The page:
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Attack Politics (posted August 29, 2000)

Going on the attack is a time-honored means to contest election campaigns. Today, with the power of television, candidates deliver blistering attacks on one another. In the U.S. Senate race between Robert Weygand and Richard Licht, both candidates have lobbed thermonuclear blasts at one another. Licht has criticized Weygand's pro-life stance on abortion. Weygand claims Licht is an old-style politician who does favors for politically-connected friends. Now, Licht is running an ad accusing Weygand of being a special interest hypocrite for criticizing Licht while accepting tobacco money for his campaign.

What the candidates have to remember is that attacks can be effective at pinning unfavorable information on the opponent, but that voters dislike this style of discourse and penalize the one they view as the leading architect of negative campaigning. When going on the attack, it is important to shield oneself from the inevitable backlash from voters unhappy at hard-fought campaigns.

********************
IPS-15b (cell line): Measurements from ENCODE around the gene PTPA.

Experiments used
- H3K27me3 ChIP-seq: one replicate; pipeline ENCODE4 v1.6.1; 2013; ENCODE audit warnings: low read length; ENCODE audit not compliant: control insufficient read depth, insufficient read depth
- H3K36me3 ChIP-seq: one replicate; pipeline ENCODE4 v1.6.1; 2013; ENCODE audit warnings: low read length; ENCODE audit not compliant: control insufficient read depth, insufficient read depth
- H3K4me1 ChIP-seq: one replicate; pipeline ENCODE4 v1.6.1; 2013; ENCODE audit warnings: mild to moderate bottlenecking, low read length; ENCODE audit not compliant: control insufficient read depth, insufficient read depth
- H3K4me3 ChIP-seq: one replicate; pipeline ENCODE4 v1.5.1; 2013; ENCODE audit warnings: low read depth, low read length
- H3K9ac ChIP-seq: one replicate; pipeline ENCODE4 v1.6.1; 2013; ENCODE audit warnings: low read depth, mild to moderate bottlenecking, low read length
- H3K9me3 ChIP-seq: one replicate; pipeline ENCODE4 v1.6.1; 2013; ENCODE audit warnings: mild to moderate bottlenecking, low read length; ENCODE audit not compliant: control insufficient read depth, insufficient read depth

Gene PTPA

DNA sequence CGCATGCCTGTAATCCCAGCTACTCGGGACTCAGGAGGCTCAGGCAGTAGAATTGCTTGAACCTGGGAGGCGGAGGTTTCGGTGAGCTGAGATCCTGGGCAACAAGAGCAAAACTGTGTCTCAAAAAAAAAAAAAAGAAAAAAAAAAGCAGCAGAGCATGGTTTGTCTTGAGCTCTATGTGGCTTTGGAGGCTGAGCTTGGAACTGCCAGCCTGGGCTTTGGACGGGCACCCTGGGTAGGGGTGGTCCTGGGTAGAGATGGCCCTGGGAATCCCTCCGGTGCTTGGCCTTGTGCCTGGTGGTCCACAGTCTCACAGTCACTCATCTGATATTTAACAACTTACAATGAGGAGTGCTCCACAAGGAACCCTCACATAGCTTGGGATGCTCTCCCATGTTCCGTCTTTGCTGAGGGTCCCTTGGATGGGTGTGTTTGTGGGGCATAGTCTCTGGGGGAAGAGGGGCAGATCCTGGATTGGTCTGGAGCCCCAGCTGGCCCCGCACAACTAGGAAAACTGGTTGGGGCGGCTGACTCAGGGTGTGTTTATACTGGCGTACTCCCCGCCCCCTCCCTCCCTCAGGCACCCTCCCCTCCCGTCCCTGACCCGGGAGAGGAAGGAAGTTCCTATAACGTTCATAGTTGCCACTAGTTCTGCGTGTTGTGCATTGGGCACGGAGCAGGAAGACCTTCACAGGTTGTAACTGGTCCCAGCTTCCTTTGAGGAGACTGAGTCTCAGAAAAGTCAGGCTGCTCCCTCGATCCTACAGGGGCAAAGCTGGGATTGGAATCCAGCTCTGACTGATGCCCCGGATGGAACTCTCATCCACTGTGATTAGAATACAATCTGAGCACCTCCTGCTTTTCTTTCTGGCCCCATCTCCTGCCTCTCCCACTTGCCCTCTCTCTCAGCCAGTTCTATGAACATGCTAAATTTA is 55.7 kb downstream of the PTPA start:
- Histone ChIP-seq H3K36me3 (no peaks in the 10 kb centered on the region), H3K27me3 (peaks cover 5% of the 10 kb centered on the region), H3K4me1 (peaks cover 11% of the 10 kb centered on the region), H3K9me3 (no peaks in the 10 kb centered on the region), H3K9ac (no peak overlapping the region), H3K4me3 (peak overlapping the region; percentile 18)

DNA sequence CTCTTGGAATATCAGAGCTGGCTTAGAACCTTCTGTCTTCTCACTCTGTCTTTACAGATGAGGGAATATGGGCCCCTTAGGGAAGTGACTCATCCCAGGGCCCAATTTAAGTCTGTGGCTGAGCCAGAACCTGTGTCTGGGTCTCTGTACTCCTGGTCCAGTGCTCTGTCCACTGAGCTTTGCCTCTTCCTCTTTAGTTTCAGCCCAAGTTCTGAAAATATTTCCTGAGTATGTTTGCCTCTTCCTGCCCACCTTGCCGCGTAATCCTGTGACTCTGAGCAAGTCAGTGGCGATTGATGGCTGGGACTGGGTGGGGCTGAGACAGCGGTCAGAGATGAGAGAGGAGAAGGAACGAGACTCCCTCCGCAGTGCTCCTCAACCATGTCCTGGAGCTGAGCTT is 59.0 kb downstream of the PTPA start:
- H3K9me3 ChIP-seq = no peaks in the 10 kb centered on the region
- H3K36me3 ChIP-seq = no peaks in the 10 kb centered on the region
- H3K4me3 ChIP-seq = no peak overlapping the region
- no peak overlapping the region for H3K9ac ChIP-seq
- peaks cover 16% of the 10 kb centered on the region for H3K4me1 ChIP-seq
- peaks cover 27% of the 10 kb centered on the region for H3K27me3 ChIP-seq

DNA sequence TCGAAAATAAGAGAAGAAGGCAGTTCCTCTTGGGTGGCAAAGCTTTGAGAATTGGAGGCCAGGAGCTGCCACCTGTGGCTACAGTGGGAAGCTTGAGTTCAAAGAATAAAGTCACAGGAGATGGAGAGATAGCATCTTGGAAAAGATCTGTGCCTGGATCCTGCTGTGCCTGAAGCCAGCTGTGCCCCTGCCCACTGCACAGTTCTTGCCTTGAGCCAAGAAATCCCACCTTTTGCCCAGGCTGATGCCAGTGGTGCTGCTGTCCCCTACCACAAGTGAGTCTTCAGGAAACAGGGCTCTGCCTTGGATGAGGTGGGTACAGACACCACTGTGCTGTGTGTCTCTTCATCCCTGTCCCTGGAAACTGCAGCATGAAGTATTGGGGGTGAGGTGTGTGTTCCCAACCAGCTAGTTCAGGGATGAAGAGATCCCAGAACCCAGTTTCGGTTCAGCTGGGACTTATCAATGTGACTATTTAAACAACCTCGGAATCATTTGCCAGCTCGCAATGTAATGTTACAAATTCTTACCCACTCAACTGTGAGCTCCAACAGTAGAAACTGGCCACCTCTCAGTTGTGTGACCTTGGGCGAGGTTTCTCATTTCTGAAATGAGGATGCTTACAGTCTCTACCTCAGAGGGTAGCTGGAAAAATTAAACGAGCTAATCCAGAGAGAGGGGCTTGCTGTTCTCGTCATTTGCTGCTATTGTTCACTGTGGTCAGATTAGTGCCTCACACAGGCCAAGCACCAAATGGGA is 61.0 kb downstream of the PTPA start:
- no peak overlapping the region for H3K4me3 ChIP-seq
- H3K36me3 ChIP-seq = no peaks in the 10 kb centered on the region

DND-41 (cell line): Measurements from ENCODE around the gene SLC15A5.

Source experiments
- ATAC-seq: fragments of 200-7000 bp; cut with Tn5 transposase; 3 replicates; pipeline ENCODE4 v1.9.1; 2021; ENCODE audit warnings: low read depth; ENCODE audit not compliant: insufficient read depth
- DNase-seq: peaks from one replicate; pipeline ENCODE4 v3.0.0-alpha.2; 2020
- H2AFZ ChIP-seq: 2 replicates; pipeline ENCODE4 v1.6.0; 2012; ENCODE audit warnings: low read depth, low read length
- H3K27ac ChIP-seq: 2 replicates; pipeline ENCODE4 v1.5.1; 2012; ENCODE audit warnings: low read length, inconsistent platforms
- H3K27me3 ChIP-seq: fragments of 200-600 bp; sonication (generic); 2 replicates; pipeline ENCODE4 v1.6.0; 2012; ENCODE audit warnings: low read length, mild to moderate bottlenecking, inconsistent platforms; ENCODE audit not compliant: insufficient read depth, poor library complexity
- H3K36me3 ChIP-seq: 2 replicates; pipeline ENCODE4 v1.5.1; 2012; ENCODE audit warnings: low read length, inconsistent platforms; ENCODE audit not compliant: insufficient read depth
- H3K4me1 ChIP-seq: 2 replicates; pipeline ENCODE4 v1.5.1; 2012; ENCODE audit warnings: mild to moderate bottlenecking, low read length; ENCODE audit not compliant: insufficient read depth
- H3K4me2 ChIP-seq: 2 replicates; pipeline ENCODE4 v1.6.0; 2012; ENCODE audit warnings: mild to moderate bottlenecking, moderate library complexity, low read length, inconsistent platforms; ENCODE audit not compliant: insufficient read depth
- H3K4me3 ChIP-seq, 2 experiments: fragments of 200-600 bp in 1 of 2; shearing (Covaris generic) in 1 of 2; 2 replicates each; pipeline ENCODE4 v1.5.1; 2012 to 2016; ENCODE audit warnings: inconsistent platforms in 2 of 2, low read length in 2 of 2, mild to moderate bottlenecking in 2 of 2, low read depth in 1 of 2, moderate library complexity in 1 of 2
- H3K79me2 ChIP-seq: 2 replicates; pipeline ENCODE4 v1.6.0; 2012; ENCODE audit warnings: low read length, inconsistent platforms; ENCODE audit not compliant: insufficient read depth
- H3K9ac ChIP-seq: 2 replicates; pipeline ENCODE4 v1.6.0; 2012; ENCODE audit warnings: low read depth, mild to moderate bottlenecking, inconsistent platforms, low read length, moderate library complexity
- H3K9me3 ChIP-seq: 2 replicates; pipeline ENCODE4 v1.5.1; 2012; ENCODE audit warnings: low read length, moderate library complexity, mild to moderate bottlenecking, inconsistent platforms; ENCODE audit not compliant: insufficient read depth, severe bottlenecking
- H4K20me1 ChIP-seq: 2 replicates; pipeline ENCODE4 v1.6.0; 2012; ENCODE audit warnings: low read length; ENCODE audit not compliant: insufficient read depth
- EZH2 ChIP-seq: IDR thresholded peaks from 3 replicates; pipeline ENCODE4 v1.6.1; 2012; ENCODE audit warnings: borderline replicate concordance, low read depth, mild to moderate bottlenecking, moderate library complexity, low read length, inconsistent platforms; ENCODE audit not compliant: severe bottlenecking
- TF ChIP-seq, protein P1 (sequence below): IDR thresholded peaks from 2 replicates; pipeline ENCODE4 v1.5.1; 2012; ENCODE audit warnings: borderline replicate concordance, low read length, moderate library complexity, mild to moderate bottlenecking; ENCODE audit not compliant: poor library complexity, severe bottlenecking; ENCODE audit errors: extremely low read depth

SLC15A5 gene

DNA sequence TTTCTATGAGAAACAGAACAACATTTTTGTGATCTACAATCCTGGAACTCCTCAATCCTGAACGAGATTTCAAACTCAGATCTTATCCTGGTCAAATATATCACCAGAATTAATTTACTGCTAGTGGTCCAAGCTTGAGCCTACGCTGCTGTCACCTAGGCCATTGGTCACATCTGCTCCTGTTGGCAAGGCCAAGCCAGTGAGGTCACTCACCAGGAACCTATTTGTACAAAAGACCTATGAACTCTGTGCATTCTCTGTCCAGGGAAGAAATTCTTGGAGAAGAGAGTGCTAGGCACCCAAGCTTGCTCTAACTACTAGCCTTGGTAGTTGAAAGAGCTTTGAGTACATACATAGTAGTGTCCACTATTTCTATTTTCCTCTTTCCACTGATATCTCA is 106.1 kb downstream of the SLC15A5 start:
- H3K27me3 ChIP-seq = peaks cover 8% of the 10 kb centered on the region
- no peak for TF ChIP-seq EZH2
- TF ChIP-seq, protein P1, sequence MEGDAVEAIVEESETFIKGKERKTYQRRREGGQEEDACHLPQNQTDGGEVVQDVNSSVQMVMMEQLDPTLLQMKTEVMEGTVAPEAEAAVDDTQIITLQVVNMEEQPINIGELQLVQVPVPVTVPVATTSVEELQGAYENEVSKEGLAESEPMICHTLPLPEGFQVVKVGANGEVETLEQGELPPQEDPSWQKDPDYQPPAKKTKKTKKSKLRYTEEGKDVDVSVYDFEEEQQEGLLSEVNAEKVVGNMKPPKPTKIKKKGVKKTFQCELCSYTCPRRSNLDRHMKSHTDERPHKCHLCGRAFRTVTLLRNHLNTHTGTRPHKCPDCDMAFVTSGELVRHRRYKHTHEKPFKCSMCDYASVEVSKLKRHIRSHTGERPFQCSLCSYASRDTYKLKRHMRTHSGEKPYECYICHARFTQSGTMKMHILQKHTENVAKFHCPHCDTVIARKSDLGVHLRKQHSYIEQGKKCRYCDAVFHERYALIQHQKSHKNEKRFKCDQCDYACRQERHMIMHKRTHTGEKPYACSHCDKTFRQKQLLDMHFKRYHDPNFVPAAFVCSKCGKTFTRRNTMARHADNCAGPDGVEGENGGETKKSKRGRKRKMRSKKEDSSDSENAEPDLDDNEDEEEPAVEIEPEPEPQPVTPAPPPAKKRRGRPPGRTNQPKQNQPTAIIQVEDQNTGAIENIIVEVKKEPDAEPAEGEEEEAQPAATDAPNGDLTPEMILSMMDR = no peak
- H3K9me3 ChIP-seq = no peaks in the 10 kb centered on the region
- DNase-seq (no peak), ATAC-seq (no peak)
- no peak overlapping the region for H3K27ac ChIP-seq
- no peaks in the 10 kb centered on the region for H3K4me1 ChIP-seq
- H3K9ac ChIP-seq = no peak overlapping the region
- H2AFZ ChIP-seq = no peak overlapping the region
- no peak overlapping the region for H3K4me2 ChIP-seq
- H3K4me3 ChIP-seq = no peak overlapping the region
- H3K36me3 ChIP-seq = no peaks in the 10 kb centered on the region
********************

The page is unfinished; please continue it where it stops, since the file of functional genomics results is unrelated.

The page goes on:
In 1996, President Bill Clinton earned many of the benefits of attack without incurring much of a backlash by pioneering what I call positive attack ads in which he combined 15 seconds of attacks on GOP foe Robert Dole with 15 seconds of positive appeals about himself. That strategy helped him cast Dole as a Gingrich clone not to be trusted while sheltering himself from the wrath of voters. Attack politics cannot be used as a sledge hammer but instead must be employed as a surgical tool.
Copyright 2000Karen Martin Media Services